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Senate Health Care Bill Released!

November 18, 2009 - by Donny Shaw

Update: Read the bill, comment on individual sections and create custom links:

The Patient Protection and Affordable Care Act>>

Update, 10pm ET: As we type, the OC team is working on putting together a webpage of the brand-new Senate health care reform bill: The Patient Protection and Affordable Care Act (link opens in browser as a 2,074-page .pdf), released as an amendment to H.R. 3590. Our uniquely searchable + open-source HTML page will be up and linked from our homepage as soon as we can tonight.

Until then, a few early links w/ news coverage and blog reactions: NYTimes, TheHill, WaPo. Follow OC on Twitter.

Substantive links & some early analysis from Ezra Klein, who’s had the health care reform story surrounded for the WaPo from go: Primary sources on the Senate bill, Health-care reform will not be remembered for its price tag… more to come…

Previously: The health care bill that the Senate will begin debating next week won’t be released until tomorrow. But today we get to have a look at the Congressional Budget Office’s highly-anticipated analysis of the bill. The CBO analysis — known as a “score” among wonks — doesn’t tell us the details of the bill’s mechanisms, but it does tell us some core information on how much the bill costs and how effective it will be.

Generally, the CBO score looks very good for the Democrats. Majority Leader Harry Reid [D, NV] (pictured) wanted to keep the bill under $900 billion, and it is. Reid said yesterday that the CBO numbers are evidence that this is the “best” health care bill yet, adding: “I think if you’re not impressed, you should be.”

Below, I’ve put together a table comparing some of the topline CBO numbers for the health care bill that was passed by the House, the Senate Finance Committee health care bill (the leading Senate proposal up until now) and the new Senate bill. All numbers reflect the CBO’s estimates of the bills’ effects 10 years from now.

House health care bill [CBO Score] Finance Committee health care bill [CBO Score] Final Senate health care bill [score]
Gross cost $891 billion $829 billion $848 billion
Impact on the federal deficit Reduces the deficit by $109 billion Reduces the deficit by $81 billion Reduces the deficit by $130 billion
Subsidies provided for buying insurance on the Exchange $610 billion $461 billion $447 billion
Average annual subsidy for a person buying insurance through the Exchange $6,800 $5,500 $5,500
Expansion of insurance coverage Coverage for legal nonelederly people would be expanded to 96% of the population. Reduces number of uninsured by 36 million. Coverage for legal nonelederly people would be expanded to 94% of the population. Reduces number of uninsured by 29 million. Coverage for legal nonelederly people would be expanded to 94% of the population. Reduces number of uninsured by 31 million.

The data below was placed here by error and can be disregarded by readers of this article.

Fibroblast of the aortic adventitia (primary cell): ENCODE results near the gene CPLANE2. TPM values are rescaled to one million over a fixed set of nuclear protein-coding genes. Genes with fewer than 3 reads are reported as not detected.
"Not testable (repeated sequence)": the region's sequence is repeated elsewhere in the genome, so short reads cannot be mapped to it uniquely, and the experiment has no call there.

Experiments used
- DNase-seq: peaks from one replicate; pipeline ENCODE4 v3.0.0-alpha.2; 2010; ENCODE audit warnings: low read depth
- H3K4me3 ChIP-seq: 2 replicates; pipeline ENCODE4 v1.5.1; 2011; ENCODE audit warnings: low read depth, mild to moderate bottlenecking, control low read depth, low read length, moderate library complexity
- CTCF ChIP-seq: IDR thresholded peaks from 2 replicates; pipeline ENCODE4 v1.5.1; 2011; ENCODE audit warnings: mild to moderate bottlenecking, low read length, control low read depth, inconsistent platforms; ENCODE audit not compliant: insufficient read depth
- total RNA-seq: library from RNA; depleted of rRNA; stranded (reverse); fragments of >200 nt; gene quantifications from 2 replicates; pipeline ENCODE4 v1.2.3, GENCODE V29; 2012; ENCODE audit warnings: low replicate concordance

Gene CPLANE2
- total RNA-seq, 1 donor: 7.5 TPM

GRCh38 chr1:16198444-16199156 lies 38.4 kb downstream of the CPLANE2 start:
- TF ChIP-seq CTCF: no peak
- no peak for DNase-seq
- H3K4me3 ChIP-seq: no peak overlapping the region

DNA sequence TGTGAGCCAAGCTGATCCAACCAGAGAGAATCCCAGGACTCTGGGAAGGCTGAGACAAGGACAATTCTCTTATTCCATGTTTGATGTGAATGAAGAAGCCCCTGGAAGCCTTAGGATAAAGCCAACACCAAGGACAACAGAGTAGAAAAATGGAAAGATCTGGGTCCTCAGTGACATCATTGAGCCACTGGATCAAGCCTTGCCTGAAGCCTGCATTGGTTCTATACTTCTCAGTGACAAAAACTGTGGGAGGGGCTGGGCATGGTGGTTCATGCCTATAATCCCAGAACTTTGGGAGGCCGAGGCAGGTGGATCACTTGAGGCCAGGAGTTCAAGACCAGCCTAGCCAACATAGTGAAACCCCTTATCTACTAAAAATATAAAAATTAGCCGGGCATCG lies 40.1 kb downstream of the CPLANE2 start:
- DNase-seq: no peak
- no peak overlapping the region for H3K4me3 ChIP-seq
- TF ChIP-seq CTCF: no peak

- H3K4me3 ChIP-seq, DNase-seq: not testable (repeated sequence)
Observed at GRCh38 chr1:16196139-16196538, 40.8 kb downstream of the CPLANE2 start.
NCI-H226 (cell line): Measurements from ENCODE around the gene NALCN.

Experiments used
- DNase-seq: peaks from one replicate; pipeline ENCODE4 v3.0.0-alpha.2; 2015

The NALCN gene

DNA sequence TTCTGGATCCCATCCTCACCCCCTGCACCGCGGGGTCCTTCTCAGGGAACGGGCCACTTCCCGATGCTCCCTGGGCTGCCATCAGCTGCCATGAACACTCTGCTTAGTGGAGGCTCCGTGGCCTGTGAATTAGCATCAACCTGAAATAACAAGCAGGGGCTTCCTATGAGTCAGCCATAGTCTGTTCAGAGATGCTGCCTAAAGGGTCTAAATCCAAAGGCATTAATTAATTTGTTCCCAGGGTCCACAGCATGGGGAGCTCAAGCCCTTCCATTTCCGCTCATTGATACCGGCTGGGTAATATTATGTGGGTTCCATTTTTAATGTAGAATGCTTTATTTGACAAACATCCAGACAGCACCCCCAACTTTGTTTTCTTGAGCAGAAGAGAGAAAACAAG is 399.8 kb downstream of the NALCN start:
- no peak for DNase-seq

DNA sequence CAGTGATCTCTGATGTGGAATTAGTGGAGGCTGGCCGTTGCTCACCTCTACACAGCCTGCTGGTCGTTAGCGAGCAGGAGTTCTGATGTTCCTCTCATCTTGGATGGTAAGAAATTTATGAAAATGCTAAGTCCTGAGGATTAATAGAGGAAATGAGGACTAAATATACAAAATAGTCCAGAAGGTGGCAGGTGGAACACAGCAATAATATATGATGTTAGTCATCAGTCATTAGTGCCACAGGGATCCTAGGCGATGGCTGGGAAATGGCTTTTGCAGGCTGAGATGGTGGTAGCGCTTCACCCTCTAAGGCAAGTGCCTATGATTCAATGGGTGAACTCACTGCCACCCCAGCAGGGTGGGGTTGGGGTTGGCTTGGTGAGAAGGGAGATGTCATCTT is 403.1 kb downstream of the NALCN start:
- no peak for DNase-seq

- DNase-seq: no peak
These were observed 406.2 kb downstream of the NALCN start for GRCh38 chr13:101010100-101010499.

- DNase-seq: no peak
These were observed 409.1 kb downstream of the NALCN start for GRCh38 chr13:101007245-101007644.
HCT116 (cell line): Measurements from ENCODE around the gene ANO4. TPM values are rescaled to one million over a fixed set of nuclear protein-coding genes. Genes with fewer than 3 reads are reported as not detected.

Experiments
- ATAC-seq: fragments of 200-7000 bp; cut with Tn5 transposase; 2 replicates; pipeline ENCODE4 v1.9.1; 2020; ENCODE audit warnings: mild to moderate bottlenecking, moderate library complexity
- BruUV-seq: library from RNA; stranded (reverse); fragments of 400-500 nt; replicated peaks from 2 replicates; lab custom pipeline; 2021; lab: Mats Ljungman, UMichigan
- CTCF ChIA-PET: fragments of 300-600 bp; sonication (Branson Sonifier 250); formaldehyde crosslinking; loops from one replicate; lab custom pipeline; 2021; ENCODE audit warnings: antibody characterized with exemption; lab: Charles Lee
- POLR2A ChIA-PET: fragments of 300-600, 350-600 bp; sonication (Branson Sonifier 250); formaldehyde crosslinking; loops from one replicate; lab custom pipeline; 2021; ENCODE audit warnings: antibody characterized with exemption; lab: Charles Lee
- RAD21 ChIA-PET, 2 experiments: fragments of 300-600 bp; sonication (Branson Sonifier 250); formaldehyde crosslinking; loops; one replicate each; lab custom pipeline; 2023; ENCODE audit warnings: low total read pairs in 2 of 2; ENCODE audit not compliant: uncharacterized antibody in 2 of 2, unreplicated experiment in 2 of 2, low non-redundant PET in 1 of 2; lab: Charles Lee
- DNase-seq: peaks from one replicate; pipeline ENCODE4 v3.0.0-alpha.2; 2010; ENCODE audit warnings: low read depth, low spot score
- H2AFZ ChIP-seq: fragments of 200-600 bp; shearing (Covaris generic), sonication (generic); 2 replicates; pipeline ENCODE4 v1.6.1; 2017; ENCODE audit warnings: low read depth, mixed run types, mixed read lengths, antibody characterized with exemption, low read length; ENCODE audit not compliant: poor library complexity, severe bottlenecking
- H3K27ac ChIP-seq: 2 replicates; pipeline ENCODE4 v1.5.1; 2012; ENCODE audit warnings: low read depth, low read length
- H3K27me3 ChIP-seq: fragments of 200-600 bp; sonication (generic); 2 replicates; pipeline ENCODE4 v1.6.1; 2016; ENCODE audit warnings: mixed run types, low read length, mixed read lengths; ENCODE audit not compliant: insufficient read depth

Expansion of Medicaid 15 million people would be added to Medicaid/CHIP. 14 million people would be added to Medicaid/CHIP. 15 million people would be added to Medicaid/CHIP.

Obviously some crucial information has yet to be filled in, especially regarding subsidy levels. I’ll update as soon as the information is out. Updated!

The full bill is expected to be released at noon ET tomorrow. As soon as it’s out, we’ll be working full steam ahead to get the bill online in HTML for public comment and review. Subscribe to the RSS feed for this blog for updates.

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  • eohusby 11/18/2009 2:25pm

    My guess is these numbers grossly understate the cost of the bill, and that any honest numbers would show an increase in the deficit. There is just no possible way that this piece of pork can reduce the deficit. Those reductions are, for the most part, smoke and mirrors projections of cost savings from eliminating fraud and inefficiencies. Excuse me if I don’t take such garbage at face value.

  • rjdunn 11/18/2009 4:46pm
    Link Reply
    + -1

    It just looks like more of the fuzzy math that Washington DC uses to daze and confuse people.

  • poormanslobbyist 11/18/2009 5:10pm

    Where’s the mandated coverage for autism treatment? Out of 2074 pages, there is not one mention of autism. Yet there is mandated coverage to help pregnant smokers kick the habit. Aren’t kids with autism just as important as pregnant smokers?

    This is a good start, but there is still much work to do. Children with autism still need their therapy, and the Senate seems to have forgotten about our kids.

    The Poor Man’s Lobbyist

  • Moderated Comment

  • FallenMorgan 11/18/2009 9:33pm

    Everyone has a problem with the public option, yet nobody seems to care that this bill would force people to buy insurance, either public or private, and then fine you if you refuse to do so. That is nothing but authoritative garbage.

  • FallenMorgan 11/18/2009 9:35pm
    Link Reply
    + -1

    I thought I was an American citizen and an individual, not a cog in a machine. The Democrats are just as bad as the Republicans.

  • craines 11/21/2009 12:21pm

    We need this reform now, A public option is the only way I can ever see our family with affordable health.

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